Monday, July 31, 2006

Refugees Taught How to Eat American Food

from BBC News

In a classroom on Chicago's north side, nutritionist Bindi Desai points at a sign of an obese man holding a hamburger with a pained expression on his face.

"This guy is overweight," she says, explaining that this is because he eats too much fast food and drinks cola.

"And guess what happens?" she asks. "Inside his body there are lots of problems."

At a table, a dozen or so refugees - most of them from Africa - sit and nod. Some smile and chat among themselves. They appear to get the picture.

This workshop on how to eat American food responsibly is part of an Illinois state-funded programme to improve the nutrition of refugees who are being re-settled in the land of plenty.

"First we are most concerned about whether they will understand how to eat American food," says Shana Willis, with the non-profit refugee resettlement agency Heartland, one of the project co-ordinators.

"They did not only not understand how to eat American food, but they went immediately to the junk food and it was then that we realised, this is going to have a much more important impact than we anticipated."

Culture shock

One of the major challenges for organisers is to change the way the refugees think about food. Many of the new arrivals suffered from malnutrition and came from places where food was scarce.

Some want to make up for a lifetime in which they were denied meat. Others gravitate towards the fizzy orange drink and crisps, believing they are a great source of vitamins.

And there is plain culture shock.

"I have been here just a few months and its very disorientating," says one man through a translator. "Where will I find dates to break my Ramadan fasting? And, where do I get halal goat meat?"

In mid-western Chicago, the answer is not obvious.

During the workshop Ms Desai holds up a plastic prop of a piece of broccoli.

"How many vegetables do you eat in the day?" she asks the class.

One man says something quietly.

"He eats nothing!" exclaims one woman, giggling - "He eats no vegetables!"

"Oh-oh," says Ms Desai.

Shopping tips

She asks the class how much pasta is in a serving. One man puts out his whole arm and points to his wrist.

"No," she says, "one serving is a cupped hand."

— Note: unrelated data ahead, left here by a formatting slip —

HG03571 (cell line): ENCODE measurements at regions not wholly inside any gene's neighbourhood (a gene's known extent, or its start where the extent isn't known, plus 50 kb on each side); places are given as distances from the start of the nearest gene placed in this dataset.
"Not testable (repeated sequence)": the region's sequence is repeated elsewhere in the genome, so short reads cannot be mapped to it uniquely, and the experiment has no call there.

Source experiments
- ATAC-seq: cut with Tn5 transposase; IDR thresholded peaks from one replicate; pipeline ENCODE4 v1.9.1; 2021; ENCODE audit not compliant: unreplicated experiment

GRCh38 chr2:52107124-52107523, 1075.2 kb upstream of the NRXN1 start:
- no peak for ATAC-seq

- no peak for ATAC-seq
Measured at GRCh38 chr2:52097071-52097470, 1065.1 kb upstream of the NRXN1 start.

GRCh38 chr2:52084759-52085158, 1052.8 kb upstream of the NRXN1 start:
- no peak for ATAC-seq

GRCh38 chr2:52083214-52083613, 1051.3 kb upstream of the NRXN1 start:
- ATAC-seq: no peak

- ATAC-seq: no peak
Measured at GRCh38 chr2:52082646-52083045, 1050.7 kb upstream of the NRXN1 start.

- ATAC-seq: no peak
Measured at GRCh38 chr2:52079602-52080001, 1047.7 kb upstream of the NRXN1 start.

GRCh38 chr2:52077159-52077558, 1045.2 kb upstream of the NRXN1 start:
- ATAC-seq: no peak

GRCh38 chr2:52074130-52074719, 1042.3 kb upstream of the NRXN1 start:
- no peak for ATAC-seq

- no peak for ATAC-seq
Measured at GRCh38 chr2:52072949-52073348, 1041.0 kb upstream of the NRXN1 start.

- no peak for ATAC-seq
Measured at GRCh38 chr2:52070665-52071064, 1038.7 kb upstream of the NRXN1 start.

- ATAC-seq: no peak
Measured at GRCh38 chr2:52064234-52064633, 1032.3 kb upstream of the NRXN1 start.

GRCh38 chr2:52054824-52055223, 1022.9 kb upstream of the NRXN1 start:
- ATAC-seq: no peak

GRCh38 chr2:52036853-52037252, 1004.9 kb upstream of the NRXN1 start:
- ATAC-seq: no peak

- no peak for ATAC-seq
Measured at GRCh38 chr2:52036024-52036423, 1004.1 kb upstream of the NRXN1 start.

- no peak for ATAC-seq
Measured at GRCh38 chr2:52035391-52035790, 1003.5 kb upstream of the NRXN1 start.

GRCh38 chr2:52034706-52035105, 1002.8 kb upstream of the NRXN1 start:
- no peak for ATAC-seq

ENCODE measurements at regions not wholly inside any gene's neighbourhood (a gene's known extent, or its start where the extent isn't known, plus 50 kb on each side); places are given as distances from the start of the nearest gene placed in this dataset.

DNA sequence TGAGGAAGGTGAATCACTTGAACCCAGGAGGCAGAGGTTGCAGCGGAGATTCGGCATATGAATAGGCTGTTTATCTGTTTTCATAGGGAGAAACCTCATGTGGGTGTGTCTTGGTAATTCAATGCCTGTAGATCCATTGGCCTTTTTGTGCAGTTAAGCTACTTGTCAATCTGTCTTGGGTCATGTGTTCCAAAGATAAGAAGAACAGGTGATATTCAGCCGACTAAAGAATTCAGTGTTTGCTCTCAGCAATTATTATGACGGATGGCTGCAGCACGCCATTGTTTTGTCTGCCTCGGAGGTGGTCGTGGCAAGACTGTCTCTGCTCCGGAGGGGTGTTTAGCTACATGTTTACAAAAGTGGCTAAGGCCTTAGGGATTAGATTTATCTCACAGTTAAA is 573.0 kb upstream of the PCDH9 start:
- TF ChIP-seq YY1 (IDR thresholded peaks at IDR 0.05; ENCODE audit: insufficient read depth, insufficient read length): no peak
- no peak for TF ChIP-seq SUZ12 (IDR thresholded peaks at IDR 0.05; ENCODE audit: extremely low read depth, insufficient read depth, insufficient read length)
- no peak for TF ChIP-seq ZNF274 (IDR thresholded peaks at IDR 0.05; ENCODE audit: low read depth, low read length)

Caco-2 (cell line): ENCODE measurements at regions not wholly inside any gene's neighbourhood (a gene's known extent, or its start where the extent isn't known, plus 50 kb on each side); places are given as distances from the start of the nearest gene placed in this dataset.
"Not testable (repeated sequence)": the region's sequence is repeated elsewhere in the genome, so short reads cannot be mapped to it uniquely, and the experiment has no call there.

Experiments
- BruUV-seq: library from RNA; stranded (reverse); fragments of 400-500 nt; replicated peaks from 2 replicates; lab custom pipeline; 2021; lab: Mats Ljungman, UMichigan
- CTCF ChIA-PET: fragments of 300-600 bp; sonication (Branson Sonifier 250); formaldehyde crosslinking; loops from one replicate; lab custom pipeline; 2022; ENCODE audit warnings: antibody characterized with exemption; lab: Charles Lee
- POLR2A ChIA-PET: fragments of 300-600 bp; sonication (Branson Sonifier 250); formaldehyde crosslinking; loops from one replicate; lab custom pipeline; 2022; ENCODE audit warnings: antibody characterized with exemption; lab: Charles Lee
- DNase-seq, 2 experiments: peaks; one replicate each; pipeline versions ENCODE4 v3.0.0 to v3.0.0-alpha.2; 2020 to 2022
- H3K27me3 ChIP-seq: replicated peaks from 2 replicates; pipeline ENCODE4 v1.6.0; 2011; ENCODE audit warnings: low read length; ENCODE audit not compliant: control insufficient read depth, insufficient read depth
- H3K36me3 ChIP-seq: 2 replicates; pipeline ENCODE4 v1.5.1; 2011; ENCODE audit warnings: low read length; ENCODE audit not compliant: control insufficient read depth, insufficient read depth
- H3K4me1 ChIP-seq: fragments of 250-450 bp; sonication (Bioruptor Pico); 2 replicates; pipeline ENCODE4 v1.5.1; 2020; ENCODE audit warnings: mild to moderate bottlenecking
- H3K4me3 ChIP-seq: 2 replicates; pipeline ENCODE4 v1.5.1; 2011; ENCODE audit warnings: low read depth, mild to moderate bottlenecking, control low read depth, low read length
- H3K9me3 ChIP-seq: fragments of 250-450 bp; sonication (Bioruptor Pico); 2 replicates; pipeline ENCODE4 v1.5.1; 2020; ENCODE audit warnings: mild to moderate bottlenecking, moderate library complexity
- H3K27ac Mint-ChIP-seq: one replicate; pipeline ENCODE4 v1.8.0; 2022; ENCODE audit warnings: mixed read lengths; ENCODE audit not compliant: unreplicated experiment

"If you only eat one time, maybe the arm is okay."

Aside from presenting the workshops, Ms Desai pays home visits to help steer the refugees towards smart shopping.

"When they first come, there is a lot of hoarding," she says. "More than they need."

"So I tell them it won't run out - in fact it will spoil," she explains.

Ms Desai weeds through their cupboards, encouraging the beans, pasta and vegetables and discouraging the junk food.

But teaching shopping tips sometimes is not enough. Many of the refugees are living in Chicago's poorer neighbourhoods and they can have difficulty finding healthy food. So Ms Desai also organises grocery store tours.

She says she sees evidence in the cupboards that her lessons are making a difference.


Organisers say the project has been so successful with African populations arriving in the United States, that it will be expanded to incorporate other refugee groups, with renewed funding from the state.

Back at the workshop, Ms Desai is wrapping up.

"Did you learn anything?" she asks.

One man raises his hand. "Eat too much food and you get fat," he says.

"That's right," says Ms Desai.

Another man joins in and says: "Salt not good. Sugar not good. Oil not good. Fat not good. Blood pressure, heart problems. Yup, Yup."

Ms Desai laughs and says: "Very good. You're learning our slang."

Sunday, July 30, 2006

Article on PDP

I've posted lots of plugs here for various Daily Photo blogs. Today the original, PDP (Paris Daily Photo), has posted an article from The Blog Reader about his site. Here it is.

I agree with the commenter who wrote that "cultural understanding has been heightened as a result" of the Daily Photo blogs. For me, they are a constant reminder of what a huge world this is and how little I know about most of it.

Take a look at the PDP site if you haven't already, and check out the list of links in the sidebar to DP blogs from around the world.

Friday, July 28, 2006

It's a Japanese Thing - You Wouldn't Understand

from the Japan Times

Tuesday, July 25, 2006

When muzukashii means more than 'difficult'

Special to The Japan Times

I wish I had a share of Google stock for every time I have heard a Japanese person tell me that their language is "aimai na gengo (an ambiguous language)." How did this bizarre notion originate, and why do many Japanese entertain it? And what's more, can a language itself be ambiguous, apart from the people who use it?

Consider the following situations in which seemingly ambiguous words or phrases are used.